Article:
How do I get Wind Power?
Learn how you can own, partner with, host, and support wind power.
Construct A Wind Project On Your Own Land
There are wind turbines designed for everyone from residential homeowners to utilities, and from private to corporate use. Small wind turbines can be bought with cash, and commercial-scale projects can be financed. To learn more about small projects, such as those for a home or ranch or business that are less than or equal to 100 kilowatts (kW), see the small wind section of the website. To learn more about projects that produce energy for sale, including community-owned, regional partnerships, and traditional utility-scale projects, see the wind farm section of this website.
Partner with Others to Construct A Wind Project
Many wind projects have demonstrated the value of leveraging partnerships around wind projects to allow for sharing risk and reward between individuals, businesses, and corporations. These partnerships can include multiple owners (cooperative ownership or joint partnerships), innovative financing models (equity flip), and third-party power purchase agreements. Such partnerships distribute risk, leverage the skills and strengths and financial capabilities of multiple partners, and access certain incentives that might otherwise not be monetized. At the same time, these partnerships can dilute the direct benefits of wind power ownership.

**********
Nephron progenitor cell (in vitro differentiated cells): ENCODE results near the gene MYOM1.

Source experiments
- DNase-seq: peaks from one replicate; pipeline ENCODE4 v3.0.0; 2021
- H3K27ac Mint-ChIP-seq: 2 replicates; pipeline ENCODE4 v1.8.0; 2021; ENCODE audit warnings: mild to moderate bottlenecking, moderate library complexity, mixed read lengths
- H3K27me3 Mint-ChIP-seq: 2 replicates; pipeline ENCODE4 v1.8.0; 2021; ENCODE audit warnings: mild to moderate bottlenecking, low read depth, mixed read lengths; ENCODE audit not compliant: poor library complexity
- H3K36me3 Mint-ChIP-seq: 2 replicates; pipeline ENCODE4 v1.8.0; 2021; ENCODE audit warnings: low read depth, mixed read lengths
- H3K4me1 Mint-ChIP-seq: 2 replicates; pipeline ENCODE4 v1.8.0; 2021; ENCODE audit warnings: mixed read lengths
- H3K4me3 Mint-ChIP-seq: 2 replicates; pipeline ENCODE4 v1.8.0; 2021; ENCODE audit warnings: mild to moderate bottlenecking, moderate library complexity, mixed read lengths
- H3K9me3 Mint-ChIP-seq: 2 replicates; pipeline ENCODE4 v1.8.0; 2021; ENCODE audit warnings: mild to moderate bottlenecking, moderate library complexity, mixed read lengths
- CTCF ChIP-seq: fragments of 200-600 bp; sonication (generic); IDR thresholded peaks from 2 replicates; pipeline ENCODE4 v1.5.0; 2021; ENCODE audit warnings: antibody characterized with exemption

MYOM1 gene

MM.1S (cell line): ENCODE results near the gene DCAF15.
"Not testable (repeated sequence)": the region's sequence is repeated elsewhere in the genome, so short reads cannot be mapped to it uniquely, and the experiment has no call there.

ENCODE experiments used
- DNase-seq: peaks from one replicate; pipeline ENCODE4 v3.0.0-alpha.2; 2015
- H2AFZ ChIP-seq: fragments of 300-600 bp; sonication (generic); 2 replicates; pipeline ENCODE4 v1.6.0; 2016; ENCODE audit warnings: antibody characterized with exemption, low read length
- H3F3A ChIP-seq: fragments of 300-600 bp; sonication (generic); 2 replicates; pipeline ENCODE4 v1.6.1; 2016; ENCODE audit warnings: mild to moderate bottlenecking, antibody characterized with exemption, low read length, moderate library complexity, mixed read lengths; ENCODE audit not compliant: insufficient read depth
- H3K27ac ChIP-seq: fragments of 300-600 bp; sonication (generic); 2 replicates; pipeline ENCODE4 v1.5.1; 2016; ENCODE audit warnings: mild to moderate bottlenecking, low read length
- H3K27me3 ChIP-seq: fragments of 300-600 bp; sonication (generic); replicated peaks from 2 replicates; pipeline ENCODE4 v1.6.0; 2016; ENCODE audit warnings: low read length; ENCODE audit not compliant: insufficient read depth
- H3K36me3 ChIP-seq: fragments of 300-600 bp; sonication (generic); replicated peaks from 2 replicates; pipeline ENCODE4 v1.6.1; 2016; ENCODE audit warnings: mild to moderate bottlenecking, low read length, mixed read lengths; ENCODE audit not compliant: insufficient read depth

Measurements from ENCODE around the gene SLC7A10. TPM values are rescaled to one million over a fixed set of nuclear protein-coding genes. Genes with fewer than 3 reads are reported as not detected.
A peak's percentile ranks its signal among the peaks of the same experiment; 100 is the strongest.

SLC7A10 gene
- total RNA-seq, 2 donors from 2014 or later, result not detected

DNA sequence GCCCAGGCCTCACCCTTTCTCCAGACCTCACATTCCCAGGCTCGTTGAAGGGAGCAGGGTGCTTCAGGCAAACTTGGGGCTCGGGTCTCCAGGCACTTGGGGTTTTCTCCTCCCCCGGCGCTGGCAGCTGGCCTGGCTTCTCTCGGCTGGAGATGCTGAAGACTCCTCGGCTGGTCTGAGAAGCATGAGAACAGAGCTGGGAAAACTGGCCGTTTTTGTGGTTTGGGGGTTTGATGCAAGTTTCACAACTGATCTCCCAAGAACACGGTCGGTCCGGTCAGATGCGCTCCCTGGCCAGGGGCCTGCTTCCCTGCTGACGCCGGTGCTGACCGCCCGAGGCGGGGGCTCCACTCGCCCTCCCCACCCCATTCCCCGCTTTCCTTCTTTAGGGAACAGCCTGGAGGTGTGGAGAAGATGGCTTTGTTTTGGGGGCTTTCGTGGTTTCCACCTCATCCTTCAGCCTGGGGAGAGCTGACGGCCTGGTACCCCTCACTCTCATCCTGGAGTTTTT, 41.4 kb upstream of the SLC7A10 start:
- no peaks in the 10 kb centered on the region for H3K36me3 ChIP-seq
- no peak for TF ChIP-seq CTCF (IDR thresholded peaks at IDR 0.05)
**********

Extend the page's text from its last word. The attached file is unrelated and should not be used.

Host Wind Power for a Utility or Commercial Project
The arrangement between a landowner and wind energy developer is typically a hosting or leasing arrangement. In this relationship, the landowner is paid a combination of fixed and variable rates depending on the prevailing market and project performance. This arrangement offers a consistent and attractive cash flow at little or no financial risk to the landowner. The project's impact on the landowner can vary depending on the land use at the site. For example, access roads and service traffic have little to no impact on ranching operations but may have a greater impact on tilled land. Hosting arrangements are long term but not perpetual.
Support Wind Power
For individuals who do not own land that is suitable for wind energy development, there are multiple ways to support wind energy or get involved. You can participate in green pricing or green marketing programs or purchase Renewable Energy Certificates. Other options include contacting state Wind Working Groups and signing up for Wind Powering America's newsletter.
Green pricing is an optional utility service. Participating customers pay a premium on their electric bill to cover the extra cost of the renewable energy. The Green Power Network website provides detailed information such as utilities offering green power by state, top ten programs, and a green pricing map.
Green power marketing refers to selling green power in the competitive marketplace, in which multiple suppliers and service offerings exist. In states that have established retail competition, customers may be able to purchase green power from a competitive supplier.
Renewable Energy Certificates (RECs) are also known as green certificates, green tags, or tradable renewable certificates. Whether or not you have access to green power through your utility or a competitive electricity marketer, you can purchase RECs. RECs are typically sold separate from electricity service, so customers need not switch from their current electricity suppliers to purchase them.